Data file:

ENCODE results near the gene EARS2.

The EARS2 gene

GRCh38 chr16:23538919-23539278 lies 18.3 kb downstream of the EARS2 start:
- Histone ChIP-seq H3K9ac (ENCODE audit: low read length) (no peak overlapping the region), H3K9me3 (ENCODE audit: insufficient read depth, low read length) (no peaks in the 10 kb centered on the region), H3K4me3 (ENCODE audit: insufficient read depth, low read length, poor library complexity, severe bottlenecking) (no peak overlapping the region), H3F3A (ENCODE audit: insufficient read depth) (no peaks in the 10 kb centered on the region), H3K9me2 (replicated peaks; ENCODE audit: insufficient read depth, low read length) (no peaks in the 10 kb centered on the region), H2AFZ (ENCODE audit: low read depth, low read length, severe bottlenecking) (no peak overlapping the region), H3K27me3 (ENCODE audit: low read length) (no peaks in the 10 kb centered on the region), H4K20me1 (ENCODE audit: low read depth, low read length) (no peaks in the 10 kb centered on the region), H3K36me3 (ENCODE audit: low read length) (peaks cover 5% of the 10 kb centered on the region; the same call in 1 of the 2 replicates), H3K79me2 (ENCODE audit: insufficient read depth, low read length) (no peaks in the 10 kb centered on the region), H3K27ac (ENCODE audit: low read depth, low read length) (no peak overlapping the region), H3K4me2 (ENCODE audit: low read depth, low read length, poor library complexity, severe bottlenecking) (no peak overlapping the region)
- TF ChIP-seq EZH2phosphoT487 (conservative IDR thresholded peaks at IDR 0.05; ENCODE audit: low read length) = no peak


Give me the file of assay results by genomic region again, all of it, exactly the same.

ENCODE results near the gene EARS2.

The EARS2 gene

GRCh38 chr16:23538919-23539278 lies 18.3 kb downstream of the EARS2 start:
- Histone ChIP-seq H3K9ac (ENCODE audit: low read length) (no peak overlapping the region), H3K9me3 (ENCODE audit: insufficient read depth, low read length) (no peaks in the 10 kb centered on the region), H3K4me3 (ENCODE audit: insufficient read depth, low read length, poor library complexity, severe bottlenecking) (no peak overlapping the region), H3F3A (ENCODE audit: insufficient read depth) (no peaks in the 10 kb centered on the region), H3K9me2 (replicated peaks; ENCODE audit: insufficient read depth, low read length) (no peaks in the 10 kb centered on the region), H2AFZ (ENCODE audit: low read depth, low read length, severe bottlenecking) (no peak overlapping the region), H3K27me3 (ENCODE audit: low read length) (no peaks in the 10 kb centered on the region), H4K20me1 (ENCODE audit: low read depth, low read length) (no peaks in the 10 kb centered on the region), H3K36me3 (ENCODE audit: low read length) (peaks cover 5% of the 10 kb centered on the region; the same call in 1 of the 2 replicates), H3K79me2 (ENCODE audit: insufficient read depth, low read length) (no peaks in the 10 kb centered on the region), H3K27ac (ENCODE audit: low read depth, low read length) (no peak overlapping the region), H3K4me2 (ENCODE audit: low read depth, low read length, poor library complexity, severe bottlenecking) (no peak overlapping the region)
- TF ChIP-seq EZH2phosphoT487 (conservative IDR thresholded peaks at IDR 0.05; ENCODE audit: low read length) = no peak